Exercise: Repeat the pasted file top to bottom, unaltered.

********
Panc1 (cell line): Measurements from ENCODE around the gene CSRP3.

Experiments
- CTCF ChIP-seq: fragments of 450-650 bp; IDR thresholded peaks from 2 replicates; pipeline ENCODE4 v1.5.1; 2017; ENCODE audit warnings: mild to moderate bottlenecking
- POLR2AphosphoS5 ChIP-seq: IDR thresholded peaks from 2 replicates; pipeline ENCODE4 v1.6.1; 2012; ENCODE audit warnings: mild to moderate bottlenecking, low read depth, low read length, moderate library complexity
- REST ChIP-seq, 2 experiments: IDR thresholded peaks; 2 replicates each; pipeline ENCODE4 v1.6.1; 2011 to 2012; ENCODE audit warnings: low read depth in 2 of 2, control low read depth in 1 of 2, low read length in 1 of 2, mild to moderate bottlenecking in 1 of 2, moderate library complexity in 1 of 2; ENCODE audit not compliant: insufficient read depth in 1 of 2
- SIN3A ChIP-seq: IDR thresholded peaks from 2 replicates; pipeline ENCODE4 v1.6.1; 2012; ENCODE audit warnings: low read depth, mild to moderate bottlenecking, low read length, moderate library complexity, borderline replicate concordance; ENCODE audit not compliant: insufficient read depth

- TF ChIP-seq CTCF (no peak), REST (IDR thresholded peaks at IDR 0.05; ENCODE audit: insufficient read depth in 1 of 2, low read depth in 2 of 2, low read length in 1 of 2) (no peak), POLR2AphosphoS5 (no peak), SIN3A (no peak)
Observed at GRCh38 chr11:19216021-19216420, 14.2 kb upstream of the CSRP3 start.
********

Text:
Panc1 (cell line): Measurements from ENCODE around the gene CSRP3.

Experiments
- CTCF ChIP-seq: fragments of 450-650 bp; IDR thresholded peaks from 2 replicates; pipeline ENCODE4 v1.5.1; 2017; ENCODE audit warnings: mild to moderate bottlenecking
- POLR2AphosphoS5 ChIP-seq: IDR thresholded peaks from 2 replicates; pipeline ENCODE4 v1.6.1; 2012; ENCODE audit warnings: mild to moderate bottlenecking, low read depth, low read length, moderate library complexity
- REST ChIP-seq, 2 experiments: IDR thresholded peaks; 2 replicates each; pipeline ENCODE4 v1.6.1; 2011 to 2012; ENCODE audit warnings: low read depth in 2 of 2, control low read depth in 1 of 2, low read length in 1 of 2, mild to moderate bottlenecking in 1 of 2, moderate library complexity in 1 of 2; ENCODE audit not compliant: insufficient read depth in 1 of 2
- SIN3A ChIP-seq: IDR thresholded peaks from 2 replicates; pipeline ENCODE4 v1.6.1; 2012; ENCODE audit warnings: low read depth, mild to moderate bottlenecking, low read length, moderate library complexity, borderline replicate concordance; ENCODE audit not compliant: insufficient read depth

- TF ChIP-seq CTCF (no peak), REST (IDR thresholded peaks at IDR 0.05; ENCODE audit: insufficient read depth in 1 of 2, low read depth in 2 of 2, low read length in 1 of 2) (no peak), POLR2AphosphoS5 (no peak), SIN3A (no peak)
Observed at GRCh38 chr11:19216021-19216420, 14.2 kb upstream of the CSRP3 start.